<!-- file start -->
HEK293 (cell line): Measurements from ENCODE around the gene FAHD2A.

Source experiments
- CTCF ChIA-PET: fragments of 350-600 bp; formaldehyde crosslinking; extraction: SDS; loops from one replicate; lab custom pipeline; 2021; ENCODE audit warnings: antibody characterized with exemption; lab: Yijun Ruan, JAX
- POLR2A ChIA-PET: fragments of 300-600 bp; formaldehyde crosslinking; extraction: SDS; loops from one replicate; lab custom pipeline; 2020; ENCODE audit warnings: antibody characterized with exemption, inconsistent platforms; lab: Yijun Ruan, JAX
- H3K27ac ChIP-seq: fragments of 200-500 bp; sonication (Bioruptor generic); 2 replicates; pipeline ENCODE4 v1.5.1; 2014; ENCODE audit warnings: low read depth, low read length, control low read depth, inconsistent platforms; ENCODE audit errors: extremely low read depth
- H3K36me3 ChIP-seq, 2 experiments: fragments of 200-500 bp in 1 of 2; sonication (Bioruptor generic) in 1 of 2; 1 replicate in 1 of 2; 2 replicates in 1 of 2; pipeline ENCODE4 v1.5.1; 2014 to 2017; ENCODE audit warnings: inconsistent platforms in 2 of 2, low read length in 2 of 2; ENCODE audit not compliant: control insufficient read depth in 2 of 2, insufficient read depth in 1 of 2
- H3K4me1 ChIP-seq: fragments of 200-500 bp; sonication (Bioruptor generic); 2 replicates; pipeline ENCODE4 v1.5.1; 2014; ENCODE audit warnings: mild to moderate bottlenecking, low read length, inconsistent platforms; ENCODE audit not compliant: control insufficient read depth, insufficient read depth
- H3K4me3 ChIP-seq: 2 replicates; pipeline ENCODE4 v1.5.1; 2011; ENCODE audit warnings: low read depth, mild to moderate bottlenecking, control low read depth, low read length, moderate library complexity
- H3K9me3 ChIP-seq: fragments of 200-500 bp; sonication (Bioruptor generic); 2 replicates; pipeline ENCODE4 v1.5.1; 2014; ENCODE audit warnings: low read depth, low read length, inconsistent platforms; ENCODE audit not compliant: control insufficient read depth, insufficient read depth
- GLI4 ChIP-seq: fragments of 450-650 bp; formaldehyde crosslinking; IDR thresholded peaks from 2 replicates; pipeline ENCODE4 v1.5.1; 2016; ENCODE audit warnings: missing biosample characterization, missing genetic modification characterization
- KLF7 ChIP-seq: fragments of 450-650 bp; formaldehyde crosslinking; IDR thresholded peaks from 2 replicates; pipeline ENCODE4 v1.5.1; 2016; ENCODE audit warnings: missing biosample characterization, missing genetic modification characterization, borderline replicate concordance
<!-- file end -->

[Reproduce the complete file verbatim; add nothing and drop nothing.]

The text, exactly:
HEK293 (cell line): Measurements from ENCODE around the gene FAHD2A.

Source experiments
- CTCF ChIA-PET: fragments of 350-600 bp; formaldehyde crosslinking; extraction: SDS; loops from one replicate; lab custom pipeline; 2021; ENCODE audit warnings: antibody characterized with exemption; lab: Yijun Ruan, JAX
- POLR2A ChIA-PET: fragments of 300-600 bp; formaldehyde crosslinking; extraction: SDS; loops from one replicate; lab custom pipeline; 2020; ENCODE audit warnings: antibody characterized with exemption, inconsistent platforms; lab: Yijun Ruan, JAX
- H3K27ac ChIP-seq: fragments of 200-500 bp; sonication (Bioruptor generic); 2 replicates; pipeline ENCODE4 v1.5.1; 2014; ENCODE audit warnings: low read depth, low read length, control low read depth, inconsistent platforms; ENCODE audit errors: extremely low read depth
- H3K36me3 ChIP-seq, 2 experiments: fragments of 200-500 bp in 1 of 2; sonication (Bioruptor generic) in 1 of 2; 1 replicate in 1 of 2; 2 replicates in 1 of 2; pipeline ENCODE4 v1.5.1; 2014 to 2017; ENCODE audit warnings: inconsistent platforms in 2 of 2, low read length in 2 of 2; ENCODE audit not compliant: control insufficient read depth in 2 of 2, insufficient read depth in 1 of 2
- H3K4me1 ChIP-seq: fragments of 200-500 bp; sonication (Bioruptor generic); 2 replicates; pipeline ENCODE4 v1.5.1; 2014; ENCODE audit warnings: mild to moderate bottlenecking, low read length, inconsistent platforms; ENCODE audit not compliant: control insufficient read depth, insufficient read depth
- H3K4me3 ChIP-seq: 2 replicates; pipeline ENCODE4 v1.5.1; 2011; ENCODE audit warnings: low read depth, mild to moderate bottlenecking, control low read depth, low read length, moderate library complexity
- H3K9me3 ChIP-seq: fragments of 200-500 bp; sonication (Bioruptor generic); 2 replicates; pipeline ENCODE4 v1.5.1; 2014; ENCODE audit warnings: low read depth, low read length, inconsistent platforms; ENCODE audit not compliant: control insufficient read depth, insufficient read depth
- GLI4 ChIP-seq: fragments of 450-650 bp; formaldehyde crosslinking; IDR thresholded peaks from 2 replicates; pipeline ENCODE4 v1.5.1; 2016; ENCODE audit warnings: missing biosample characterization, missing genetic modification characterization
- KLF7 ChIP-seq: fragments of 450-650 bp; formaldehyde crosslinking; IDR thresholded peaks from 2 replicates; pipeline ENCODE4 v1.5.1; 2016; ENCODE audit warnings: missing biosample characterization, missing genetic modification characterization, borderline replicate concordance